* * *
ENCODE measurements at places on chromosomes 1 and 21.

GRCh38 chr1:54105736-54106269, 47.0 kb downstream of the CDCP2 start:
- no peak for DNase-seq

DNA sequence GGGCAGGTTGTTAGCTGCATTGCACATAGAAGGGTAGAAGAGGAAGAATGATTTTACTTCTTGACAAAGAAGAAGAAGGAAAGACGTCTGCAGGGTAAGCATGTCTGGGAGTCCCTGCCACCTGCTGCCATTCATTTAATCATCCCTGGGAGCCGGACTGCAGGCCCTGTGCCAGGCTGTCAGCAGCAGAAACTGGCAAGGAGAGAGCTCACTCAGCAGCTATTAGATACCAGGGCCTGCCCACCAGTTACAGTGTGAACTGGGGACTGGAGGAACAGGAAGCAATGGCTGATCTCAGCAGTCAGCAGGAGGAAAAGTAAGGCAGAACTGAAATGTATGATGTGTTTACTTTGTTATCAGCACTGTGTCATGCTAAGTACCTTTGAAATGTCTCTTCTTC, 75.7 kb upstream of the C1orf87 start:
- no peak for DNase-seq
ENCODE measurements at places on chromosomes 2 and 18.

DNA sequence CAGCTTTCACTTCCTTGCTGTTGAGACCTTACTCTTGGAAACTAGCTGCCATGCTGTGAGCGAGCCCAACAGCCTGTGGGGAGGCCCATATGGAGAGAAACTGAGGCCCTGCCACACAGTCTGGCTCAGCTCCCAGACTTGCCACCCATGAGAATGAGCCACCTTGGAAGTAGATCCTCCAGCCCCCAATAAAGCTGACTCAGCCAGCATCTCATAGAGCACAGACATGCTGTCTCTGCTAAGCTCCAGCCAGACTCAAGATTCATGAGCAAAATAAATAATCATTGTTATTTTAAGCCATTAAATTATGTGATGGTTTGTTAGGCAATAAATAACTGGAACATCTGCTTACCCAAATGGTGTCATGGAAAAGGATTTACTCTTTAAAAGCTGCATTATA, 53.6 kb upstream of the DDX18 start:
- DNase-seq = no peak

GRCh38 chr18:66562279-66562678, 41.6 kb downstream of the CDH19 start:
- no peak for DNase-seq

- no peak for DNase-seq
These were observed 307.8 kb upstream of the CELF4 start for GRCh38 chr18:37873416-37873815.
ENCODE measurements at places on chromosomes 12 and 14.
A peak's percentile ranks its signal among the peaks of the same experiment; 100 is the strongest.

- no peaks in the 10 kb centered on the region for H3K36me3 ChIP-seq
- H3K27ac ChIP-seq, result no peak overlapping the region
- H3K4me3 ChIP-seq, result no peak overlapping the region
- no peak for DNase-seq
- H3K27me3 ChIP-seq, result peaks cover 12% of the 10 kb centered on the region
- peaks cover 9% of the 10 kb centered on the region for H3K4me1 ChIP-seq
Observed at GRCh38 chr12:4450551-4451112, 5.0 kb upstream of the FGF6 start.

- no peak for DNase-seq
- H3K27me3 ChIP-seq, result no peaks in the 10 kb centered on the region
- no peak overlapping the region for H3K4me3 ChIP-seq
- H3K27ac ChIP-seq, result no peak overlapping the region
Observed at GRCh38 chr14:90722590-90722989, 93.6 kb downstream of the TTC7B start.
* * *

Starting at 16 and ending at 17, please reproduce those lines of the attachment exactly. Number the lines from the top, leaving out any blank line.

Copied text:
- H3K27ac ChIP-seq, result no peak overlapping the region
- H3K4me3 ChIP-seq, result no peak overlapping the region